Is the current buying frenzy mindless?

Updated June 17, 2019


The Economic Survey cleverly swept the vagaries of the outgoing fiscal year under the carpet. — AFP/File
The Economic Survey cleverly swept the vagaries of the outgoing fiscal year under the carpet. — AFP/File

In the two days following the unfolding of the budget 2019-20, the Pakistan Stock Exchange (PSX) has seen brisk trading with investors falling over one another in a bid to buy shares in companies across the sectors. As a result, the benchmark KSE-100 index has rallied to gain 743 points or 2.1pc.

Given the tough measures—increased taxation, withdrawal of subsidies and generally a ‘neutral to negative’ budget for the market, the investors’ buying frenzy boggles the mind. But there is method in the madness.

The Economic Survey, released a day before the federal budget, cleverly swept the vagaries of the outgoing fiscal year under the carpet and instead of mentioning the performance for the FY19, it began from Jan 1, 2016 stating that the KSE-100 index which stood at 33,229 points climbed 16pc to 38,649 points on March 31, 2019.

The survey skipped comment on FY19 which was marked by unprecedented volatility, where the index lost 3,261 points or 8pc between July 2018 and March 31. During the year, the index hit three-year lows and scores of stocks saw their values wiped off by as much as 60 to 70pc. There was never a happy moment for investors in equities who saw the market fall intensify during and after the completion of staff level talks with the International Monetary Fund for a bailout package. There was a widespread anxiety in the market having agreed to harsh tax measures to meet IMF stabilisation conditions, which would jeopardise profitability of the corporate sector. That sent the shares scurrying down to dirt cheap valuations, but still without buyers.

But when the budget was unveiled, it turned the old Wall Street adage on its head: ‘’Buy on rumour, sell on news”. While almost all negatives were priced in, investors found that disappointing as they were, the budgetary measures were not as devastating as were widely feared to be. It has brought back the bulls in the market which has started to show signs of recovery.

The KSE-100 index stands at 35,403 points. Topline Securities mention: “Based on price-to-earnings ratio of 7-8 times seen during low growth period and post IMF programme, our index target range is 39,000-44,000”. Several other market strategists also concur that the market may recover by 15-18pc by December 2019.

That should offer relief to the investors who may be comforted by the belief that the worse may be over for the equity market. But corporate bosses lament that the harsh budget, made worse by the concurrent heavy devaluation of the rupee against the dollar, have put future plans and corporate profitability for at least the next three quarters in disarray.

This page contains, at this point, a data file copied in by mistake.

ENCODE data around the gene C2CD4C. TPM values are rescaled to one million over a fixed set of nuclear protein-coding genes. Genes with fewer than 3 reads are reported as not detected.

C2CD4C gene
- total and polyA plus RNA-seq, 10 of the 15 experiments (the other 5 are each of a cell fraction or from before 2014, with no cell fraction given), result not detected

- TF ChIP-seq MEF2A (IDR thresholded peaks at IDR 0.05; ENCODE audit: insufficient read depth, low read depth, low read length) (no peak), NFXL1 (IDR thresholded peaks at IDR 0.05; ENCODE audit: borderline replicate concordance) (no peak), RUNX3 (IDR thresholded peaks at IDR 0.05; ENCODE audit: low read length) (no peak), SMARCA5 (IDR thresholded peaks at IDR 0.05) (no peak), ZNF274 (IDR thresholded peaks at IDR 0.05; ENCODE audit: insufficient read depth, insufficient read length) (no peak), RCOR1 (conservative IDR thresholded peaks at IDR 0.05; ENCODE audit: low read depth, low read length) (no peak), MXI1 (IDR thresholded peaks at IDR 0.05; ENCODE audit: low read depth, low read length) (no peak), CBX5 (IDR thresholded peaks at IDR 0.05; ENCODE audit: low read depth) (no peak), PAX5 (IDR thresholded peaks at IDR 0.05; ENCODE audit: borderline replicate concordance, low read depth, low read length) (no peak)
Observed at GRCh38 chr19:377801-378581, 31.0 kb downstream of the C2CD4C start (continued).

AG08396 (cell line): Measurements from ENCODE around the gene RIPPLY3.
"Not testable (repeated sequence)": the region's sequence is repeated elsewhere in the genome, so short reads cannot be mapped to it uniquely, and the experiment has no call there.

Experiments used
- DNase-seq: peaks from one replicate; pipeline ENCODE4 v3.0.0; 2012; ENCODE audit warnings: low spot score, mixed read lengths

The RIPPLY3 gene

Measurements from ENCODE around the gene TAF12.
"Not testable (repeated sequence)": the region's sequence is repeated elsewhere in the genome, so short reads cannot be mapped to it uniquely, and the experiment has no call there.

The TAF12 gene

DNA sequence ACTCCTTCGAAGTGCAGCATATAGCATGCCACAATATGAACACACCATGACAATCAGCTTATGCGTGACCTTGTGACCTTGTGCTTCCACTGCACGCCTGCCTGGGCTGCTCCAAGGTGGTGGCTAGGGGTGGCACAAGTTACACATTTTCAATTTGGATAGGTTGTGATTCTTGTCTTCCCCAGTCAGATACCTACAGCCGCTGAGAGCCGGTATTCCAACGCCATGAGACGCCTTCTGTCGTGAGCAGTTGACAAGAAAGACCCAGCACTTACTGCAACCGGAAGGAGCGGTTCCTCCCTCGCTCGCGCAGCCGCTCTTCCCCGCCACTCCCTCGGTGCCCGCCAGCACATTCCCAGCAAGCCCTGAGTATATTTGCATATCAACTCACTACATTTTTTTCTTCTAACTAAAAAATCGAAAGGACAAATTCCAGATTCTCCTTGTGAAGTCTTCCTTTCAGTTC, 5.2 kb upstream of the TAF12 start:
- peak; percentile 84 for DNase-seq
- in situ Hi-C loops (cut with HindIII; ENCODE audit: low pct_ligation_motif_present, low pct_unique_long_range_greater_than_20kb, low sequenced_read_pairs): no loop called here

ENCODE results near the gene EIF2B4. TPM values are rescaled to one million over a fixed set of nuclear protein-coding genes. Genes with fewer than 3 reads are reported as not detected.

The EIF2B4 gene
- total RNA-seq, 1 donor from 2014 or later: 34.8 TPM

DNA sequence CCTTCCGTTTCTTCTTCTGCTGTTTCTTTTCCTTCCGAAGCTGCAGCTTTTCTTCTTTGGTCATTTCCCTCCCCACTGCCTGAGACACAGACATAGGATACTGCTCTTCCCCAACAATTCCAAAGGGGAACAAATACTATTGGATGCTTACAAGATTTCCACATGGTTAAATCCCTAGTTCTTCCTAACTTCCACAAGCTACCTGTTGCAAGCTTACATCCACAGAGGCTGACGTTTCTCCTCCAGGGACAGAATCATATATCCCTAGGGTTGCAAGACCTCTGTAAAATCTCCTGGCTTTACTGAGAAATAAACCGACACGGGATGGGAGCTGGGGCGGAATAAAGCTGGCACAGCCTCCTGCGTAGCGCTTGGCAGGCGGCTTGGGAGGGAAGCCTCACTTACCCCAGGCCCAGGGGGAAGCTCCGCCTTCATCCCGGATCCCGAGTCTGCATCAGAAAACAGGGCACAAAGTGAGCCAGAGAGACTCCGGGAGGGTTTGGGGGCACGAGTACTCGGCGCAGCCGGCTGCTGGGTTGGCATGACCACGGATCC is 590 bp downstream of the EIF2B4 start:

Sector-wise, the budget is considered ‘negative’ for consumer products; textiles; cements; banks; steel; tobacco and automobiles. It stands out as ‘’neutral’’ for the fertiliser industry, the oil and gas exploration & production companies; oil & gas marketing companies; independent power producers (IPPs) and pharmaceutical companies.

Some of the negatives for the market include the proposal to freeze the corporate tax rate at 29pc for the next two years, which is departure from the government’s commitment to reduce corporate tax rate by 1pc a year till it reaches 25pc by FY23. The budget seeks to increase the minimum turnover tax, which is thought to

impact margins of companies that derive thin margins like the chemicals, OMCs and consumers. It could also impact future profits of steel and the cement sectors.

According to the Topline Securities’ analysts, budgetary measures that fall in the ‘neutral’ category include no change in capital gains tax (CGT) which for tax filer stands at 15pc. Further, taxes on dividend income remain unchanged at 15pc, though on IPPs’ dividend these have been brought up to 15pc, from 7.5p. General sales tax has been kept unchanged at 17pc which is contrary to market fear of an increase which would have led to higher inflation and demand contraction.

A major setback is the reduction of tax credit on new investments to 5pc from 10pc. It would jeopardise cost estimates of ongoing expansions by companies mainly in the cement, steel and glass sectors. Two rare positive proposals in the budget for the equity market are, first to increase tax on fixed income to bring it in line with 15pc tax on dividend and CGT on sale of shares. Secondly, the government has decided to revise upwards taxes and valuation of property to tighten the noose around the property sector and reduce public exposure to black and undocumented economy.

AKD Securities in its post-budget report states that Pakistan stocks trading at price-to-earnings multiple of 7.3 times in isolation appears positive. However, it is insipid when compared with sovereign yields. “We believe any euphoria whether on the Market Support Fund or else may be short lived where from budget’s context, negatives certainly outweigh the positives, at least for now.”

Equities now have the most attractive taxation regime with 15pc tax on capital gains arising out of sale of shares and 15pc tax on dividends. But the sectoral impacts of the budget range from neutral to negative.

Real estate sector sees a paradigm shift with revision of the official valuations, extension of the holding period for applicability of the capital gains tax and requirement that transactions over Rs5m be carried out through banking channels.

The government hopes to receive dividend income of Rs66bn from government investments in securities, which is 9pc lower than last year. The major dividend income is estimated from financial institutions.

Published in Dawn, The Business and Finance Weekly, June 17th, 2019